by Linda-Ann Stewart
Research shows that nurturing a sense of gratefulness can:
1. Improve resiliency. It gives you greater internal resources to deal with the challenges that come up and allows you to bounce back faster. You’re better able to cope, more creative and have less stress overall.
2. Lift depression. People who are grateful experience less depression. By focusing on positive things in your life, you begin to change your mood. The pleasure circuits in the mind are engaged, which makes you feel better.
3. Make greater progress on goals. Those who regularly found things to be grateful for made better progress on goals, such as exercising more or getting better grades.
4. Have better relationships and more friends. Because you’re more at ease with yourself, people are more comfortable and open with you. You have a greater capacity for compassion, and tend to be more generous. This is a characteristic that attracts people to you.
5. Have improved job performance. Studies show students who practiced appreciation are more enthusiastic, alert, determined and improved their grade point average. That translates into having more resources to devote to work and greater success.
6. Experience better health. People who practice gratefulness have stronger immune systems, lower blood pressure, reduced heart disease and exercise more. They also live an average of seven years longer than those who don’t express thankfulness.
7. Be more optimistic. Grateful people are 25% happier than those who don’t feel this positive emotion. This helps you to feel happier and more positive despite what upsetting circumstances you’re experiencing.
These benefits increased when people kept a gratitude journal. Improve your outlook on life by writing down three things you’re grateful for each day. This simple practice will break the habit of looking for the negative in your life, and replace it will intentionally seeking the positive. And don’t think they have to be big things, like getting a raise or the day going smoothly. They can be small items, like seeing a beautiful sunset or connecting with a friend.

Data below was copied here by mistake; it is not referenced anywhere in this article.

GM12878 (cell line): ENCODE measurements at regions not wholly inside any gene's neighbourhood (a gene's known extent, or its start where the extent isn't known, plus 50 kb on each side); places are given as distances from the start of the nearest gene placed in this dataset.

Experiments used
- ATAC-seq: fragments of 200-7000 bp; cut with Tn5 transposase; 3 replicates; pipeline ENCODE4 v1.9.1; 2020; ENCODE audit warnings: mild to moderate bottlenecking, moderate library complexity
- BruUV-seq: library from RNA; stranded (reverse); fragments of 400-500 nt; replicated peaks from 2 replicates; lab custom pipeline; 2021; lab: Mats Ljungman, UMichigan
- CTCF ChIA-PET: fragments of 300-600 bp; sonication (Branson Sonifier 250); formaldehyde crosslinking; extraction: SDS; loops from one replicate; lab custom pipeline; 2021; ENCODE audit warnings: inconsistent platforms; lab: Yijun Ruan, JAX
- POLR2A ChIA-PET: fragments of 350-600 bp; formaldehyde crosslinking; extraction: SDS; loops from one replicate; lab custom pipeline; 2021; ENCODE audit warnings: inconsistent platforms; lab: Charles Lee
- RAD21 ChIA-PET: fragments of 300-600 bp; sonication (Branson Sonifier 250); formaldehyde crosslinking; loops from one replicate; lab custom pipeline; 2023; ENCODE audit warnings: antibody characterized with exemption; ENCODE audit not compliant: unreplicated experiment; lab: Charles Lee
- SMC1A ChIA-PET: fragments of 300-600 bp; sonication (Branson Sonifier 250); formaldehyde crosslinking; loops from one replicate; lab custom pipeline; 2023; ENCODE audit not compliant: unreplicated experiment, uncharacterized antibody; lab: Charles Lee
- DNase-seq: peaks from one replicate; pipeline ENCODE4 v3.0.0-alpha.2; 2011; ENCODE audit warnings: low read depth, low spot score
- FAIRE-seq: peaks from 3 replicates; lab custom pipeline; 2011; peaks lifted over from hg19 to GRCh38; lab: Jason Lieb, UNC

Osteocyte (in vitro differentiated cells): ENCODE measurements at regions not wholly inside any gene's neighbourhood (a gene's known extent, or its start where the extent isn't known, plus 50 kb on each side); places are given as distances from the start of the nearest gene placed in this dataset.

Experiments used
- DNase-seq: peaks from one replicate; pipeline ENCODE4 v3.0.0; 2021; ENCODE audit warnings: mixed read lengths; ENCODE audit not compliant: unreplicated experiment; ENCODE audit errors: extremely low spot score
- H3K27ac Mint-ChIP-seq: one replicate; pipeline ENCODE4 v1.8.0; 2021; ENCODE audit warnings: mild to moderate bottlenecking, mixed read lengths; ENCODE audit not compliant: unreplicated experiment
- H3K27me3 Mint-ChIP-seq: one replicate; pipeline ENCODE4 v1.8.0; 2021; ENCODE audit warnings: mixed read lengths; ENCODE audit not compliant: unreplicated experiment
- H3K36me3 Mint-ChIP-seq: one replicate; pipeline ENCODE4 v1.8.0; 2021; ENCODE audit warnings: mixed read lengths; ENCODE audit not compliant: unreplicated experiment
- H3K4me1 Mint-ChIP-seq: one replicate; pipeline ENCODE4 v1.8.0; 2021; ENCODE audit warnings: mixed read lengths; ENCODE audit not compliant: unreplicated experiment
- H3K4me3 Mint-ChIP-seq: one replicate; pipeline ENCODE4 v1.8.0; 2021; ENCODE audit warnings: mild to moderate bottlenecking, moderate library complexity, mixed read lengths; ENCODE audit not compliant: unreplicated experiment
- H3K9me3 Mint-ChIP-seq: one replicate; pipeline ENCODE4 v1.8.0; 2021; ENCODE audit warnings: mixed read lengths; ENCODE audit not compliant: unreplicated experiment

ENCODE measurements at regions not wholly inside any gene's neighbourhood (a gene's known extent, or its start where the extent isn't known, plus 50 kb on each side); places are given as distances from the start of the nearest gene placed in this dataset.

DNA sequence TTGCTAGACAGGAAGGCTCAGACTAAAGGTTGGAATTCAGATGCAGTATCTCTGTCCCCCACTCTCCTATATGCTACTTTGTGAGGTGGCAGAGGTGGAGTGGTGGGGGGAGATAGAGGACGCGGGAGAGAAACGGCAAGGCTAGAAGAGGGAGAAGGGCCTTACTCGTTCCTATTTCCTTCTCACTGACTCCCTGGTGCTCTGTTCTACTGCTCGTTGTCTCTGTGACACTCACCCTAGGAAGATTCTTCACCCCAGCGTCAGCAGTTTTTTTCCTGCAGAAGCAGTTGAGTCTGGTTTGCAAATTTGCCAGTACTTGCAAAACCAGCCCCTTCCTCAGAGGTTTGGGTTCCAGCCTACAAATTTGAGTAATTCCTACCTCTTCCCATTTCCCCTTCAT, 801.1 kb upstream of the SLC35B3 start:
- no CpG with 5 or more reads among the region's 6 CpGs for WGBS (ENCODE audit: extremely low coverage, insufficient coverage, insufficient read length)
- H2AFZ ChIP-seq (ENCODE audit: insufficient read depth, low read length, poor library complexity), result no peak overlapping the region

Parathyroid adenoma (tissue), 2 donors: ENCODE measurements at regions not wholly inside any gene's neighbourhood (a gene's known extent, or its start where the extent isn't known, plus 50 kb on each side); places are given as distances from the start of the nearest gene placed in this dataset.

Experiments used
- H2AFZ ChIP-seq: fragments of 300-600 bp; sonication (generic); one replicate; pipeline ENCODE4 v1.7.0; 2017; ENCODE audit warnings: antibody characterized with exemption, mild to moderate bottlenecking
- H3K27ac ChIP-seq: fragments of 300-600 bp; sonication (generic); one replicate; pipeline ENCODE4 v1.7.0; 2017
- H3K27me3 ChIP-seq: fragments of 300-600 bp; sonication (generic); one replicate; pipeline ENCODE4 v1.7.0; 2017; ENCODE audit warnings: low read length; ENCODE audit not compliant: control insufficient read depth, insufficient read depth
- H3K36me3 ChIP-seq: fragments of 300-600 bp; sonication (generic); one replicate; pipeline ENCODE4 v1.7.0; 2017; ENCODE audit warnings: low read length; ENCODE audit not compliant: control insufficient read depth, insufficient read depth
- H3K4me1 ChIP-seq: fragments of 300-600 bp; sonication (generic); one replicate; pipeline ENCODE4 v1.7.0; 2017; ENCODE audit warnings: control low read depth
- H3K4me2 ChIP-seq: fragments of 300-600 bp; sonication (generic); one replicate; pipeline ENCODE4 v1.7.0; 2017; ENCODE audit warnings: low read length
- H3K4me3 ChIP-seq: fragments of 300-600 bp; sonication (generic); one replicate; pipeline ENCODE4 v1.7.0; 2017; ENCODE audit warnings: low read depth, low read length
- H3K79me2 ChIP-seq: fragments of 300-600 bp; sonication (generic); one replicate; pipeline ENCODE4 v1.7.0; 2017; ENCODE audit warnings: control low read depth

Research indicates that expressing gratitude using this journal writing exercise can improve your attitude within three weeks, and the results remain for at least six months. It trains the subconscious mind to seek out positive outcomes. When you seek something positive, you tend to find it. And this then creates new patterns in the mind to be more optimistic. It gently trains you to be more positive.
Plato said, “A grateful mind is a great mind that eventually attracts to it great things.” By showing appreciation for what you have in your life, it instructs the subconscious to find more to be thankful for. When you find yourself wanting to complain, stop and remind yourself to look for some blessing around you. It will help to shift your outlook to be more upbeat and you’ll feel more empowered.
Whenever something challenging comes up in my life, I deliberately look for something to be grateful for. As I cultivate this habit, I find that I’m happier and more optimistic. My mind begins to seek things to appreciate. And the good I focus upon increases. So everyday, I remember to be thankful for all the good that’s in my life.
Copyright 2011 Linda Ann Stewart
All Rights Reserved